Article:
This show however, is very unique, in that it blends quite a bit of different genres. It’s got traditional sci-fi elements (and even does a spoof of alien in one episode,) it’s got parts of a spade western, it has sections taken from crime or even thriller movies, and it also has a major noir aspect, both in the noir inspired main character, and in the award winning incredible jazz soundtrack.

Cowboy Bebop’s characters for the most part, are one of its greatest strength. Three of the main characters, Spike, Jet, and Faye, are all very well written, with interesting backstories and personalities. However, the fourth, Ed is just plain annoying, speaks like she’s on drugs the whole time, and gets old very quickly. There are also guest characters, who get introduced to the show each episode, and usually killed at the end of it. However, this show actually kills off characters properly, by giving them backstory and motivation, and making the audience care about them.

Some of Cowboy Bebop’s story arcs per episode, are also incredibly interesting and creative. One includes a spoof of the movie alien, where a mutated creature is loose on the ship hunting down the crew. Another, has the crew fighting what essentially is space PETA. One of my favorites, is when they investigate graffiti appearing on the surface of a ruined and destroyed Earth, only to discover that it was a satellite recreating the nazca lines because it became lonely.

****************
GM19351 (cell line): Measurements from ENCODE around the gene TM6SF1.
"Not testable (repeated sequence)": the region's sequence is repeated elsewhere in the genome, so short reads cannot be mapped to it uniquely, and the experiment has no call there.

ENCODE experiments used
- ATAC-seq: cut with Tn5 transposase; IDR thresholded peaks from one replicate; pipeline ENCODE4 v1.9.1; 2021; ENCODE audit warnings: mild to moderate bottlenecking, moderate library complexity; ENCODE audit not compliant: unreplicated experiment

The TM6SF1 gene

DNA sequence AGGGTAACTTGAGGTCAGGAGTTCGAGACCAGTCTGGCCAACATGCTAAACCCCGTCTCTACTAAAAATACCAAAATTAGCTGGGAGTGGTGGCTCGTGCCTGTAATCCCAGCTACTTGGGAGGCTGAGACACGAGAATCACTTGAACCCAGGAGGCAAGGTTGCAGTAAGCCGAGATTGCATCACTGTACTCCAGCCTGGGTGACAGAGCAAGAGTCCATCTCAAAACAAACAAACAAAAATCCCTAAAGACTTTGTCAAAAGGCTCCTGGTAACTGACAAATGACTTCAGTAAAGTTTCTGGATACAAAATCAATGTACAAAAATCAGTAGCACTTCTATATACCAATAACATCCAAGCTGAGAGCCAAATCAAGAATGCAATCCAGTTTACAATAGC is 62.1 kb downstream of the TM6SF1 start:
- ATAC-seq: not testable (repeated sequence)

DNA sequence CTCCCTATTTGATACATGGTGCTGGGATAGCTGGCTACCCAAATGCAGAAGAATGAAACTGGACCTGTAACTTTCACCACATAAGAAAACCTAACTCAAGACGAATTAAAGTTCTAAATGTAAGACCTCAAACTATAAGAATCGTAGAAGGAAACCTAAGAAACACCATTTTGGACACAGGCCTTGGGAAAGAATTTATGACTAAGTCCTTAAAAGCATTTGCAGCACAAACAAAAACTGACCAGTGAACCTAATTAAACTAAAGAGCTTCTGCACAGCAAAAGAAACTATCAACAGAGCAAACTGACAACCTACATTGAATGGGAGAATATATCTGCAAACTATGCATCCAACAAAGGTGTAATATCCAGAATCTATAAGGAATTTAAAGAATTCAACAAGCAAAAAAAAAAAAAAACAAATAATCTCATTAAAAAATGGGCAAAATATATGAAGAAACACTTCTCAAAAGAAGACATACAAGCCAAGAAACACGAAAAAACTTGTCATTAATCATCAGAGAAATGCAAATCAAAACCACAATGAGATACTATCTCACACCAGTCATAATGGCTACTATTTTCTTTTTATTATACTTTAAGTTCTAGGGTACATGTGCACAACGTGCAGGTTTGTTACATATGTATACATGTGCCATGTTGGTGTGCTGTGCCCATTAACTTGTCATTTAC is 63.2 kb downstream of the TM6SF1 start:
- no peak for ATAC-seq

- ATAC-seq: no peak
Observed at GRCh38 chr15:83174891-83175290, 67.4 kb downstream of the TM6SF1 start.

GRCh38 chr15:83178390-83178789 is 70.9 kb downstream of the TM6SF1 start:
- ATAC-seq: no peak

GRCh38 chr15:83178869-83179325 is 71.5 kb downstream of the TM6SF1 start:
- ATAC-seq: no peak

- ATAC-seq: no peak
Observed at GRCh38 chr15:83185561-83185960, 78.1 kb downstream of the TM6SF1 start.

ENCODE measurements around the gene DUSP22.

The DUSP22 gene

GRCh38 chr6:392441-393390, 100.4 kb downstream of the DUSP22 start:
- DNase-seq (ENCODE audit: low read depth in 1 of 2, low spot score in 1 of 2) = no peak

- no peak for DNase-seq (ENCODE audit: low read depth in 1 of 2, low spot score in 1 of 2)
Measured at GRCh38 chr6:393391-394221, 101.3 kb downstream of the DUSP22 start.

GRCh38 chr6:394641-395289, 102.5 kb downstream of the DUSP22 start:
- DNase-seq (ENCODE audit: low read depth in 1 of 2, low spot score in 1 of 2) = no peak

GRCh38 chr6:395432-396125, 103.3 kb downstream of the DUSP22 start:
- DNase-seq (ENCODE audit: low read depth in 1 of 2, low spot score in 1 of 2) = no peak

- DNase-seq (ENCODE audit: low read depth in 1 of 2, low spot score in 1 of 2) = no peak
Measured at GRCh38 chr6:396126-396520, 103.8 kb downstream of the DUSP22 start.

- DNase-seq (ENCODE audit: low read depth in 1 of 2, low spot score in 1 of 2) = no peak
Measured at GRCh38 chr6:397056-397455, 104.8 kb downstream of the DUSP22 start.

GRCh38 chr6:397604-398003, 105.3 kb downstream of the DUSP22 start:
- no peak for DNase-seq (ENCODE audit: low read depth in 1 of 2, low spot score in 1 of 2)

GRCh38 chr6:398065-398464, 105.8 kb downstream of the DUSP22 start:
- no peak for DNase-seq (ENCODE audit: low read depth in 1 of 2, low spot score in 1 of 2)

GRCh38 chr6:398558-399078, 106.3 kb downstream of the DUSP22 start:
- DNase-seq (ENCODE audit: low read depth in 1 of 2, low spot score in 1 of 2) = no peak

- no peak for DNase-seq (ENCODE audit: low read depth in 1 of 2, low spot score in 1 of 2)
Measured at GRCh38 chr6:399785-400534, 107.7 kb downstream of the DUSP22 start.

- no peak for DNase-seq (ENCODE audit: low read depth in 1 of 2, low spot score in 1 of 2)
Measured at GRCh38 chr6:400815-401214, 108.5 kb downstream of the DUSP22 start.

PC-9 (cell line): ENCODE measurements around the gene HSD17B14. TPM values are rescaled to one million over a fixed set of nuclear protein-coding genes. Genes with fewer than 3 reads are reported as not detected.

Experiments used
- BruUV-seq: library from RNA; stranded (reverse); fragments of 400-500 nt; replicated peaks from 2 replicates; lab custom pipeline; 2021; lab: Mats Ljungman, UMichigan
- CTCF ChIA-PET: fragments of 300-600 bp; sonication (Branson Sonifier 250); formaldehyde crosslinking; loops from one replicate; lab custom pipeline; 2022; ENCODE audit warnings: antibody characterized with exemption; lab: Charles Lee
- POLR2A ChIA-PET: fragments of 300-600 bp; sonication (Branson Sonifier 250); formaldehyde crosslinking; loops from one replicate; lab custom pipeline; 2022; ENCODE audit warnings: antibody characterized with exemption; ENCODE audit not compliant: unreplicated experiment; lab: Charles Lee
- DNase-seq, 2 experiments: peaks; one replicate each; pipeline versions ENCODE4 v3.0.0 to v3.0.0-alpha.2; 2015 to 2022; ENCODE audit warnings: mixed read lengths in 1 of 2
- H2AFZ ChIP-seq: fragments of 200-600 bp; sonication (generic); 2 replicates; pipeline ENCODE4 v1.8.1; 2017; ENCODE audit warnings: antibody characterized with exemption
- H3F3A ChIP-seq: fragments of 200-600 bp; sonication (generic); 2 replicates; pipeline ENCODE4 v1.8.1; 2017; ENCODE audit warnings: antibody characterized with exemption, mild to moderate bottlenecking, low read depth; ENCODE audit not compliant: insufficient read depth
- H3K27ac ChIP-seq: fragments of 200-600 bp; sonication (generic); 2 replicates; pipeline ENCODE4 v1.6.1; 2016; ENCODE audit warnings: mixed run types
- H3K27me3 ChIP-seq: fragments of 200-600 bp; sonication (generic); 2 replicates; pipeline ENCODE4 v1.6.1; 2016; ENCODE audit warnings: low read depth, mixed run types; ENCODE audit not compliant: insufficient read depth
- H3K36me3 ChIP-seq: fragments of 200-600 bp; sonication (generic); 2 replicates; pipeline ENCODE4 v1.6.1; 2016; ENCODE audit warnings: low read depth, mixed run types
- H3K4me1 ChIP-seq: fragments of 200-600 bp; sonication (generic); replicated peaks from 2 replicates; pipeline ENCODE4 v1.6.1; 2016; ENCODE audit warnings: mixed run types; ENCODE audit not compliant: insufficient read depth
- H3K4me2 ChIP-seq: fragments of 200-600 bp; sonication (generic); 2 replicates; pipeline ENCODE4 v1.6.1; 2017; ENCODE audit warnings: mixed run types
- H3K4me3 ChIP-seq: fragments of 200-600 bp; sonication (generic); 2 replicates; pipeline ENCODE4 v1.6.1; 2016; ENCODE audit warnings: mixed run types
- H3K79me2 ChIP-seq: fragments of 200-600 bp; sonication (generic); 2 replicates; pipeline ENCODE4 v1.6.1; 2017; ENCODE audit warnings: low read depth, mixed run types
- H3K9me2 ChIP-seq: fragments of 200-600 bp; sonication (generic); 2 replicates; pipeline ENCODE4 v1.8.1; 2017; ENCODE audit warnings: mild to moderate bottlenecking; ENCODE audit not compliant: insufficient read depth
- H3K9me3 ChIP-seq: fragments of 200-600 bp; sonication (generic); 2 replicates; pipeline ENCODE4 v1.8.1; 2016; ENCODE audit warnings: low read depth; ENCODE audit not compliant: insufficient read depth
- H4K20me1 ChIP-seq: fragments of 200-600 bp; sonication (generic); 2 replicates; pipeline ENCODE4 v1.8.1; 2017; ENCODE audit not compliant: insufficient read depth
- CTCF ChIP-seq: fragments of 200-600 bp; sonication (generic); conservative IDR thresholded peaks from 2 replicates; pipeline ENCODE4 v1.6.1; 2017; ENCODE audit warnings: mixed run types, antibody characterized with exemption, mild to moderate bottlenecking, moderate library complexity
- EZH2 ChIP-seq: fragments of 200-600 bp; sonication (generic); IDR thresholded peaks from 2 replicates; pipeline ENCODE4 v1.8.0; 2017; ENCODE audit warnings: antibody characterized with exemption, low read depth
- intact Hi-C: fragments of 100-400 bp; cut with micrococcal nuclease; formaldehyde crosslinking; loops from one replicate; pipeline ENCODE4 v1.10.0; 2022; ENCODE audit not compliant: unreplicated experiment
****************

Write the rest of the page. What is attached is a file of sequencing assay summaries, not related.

Overall, there really isn’t much else to say about Cowboy Bebop, for the most part it excels in basically every area, and upon rewatching it, I’d have to say it’s one of my favorite shows. This show even appeals to non-anime watchers, and if you like sci-fi or westerns, this is a must watch.

Moonrise Kingdom Review

Recently, my friend Augustus and I covered this movie on our podcast, Cinemix, but it only feels right to have a review on it, as it really is an incredible work. Moonrise Kingdom is a 2012 film directed by Wes Anderson starring Jared Gilman and Kara Hayward. This movie feels like Bridge to Terabithia on drugs, and I loved it. This is probably my favorite Wes Anderson movie, and probably his best work.

Moonrise Kingdom takes place in 1965 on the island of New Penzance, and it follows two troubled twelve year olds who run away. However, they both know that their endeavor is essentially futile, as there’s a massive storm shortly arriving at the island. Moonrise Kingdom really is quite an amazing movie. It’s incredibly funny at times, very sweet and heartfelt at others, and it tackles personal themes such as belonging to a family, childlike love, and ultimately, the sad temporary nature of our childhood as human beings.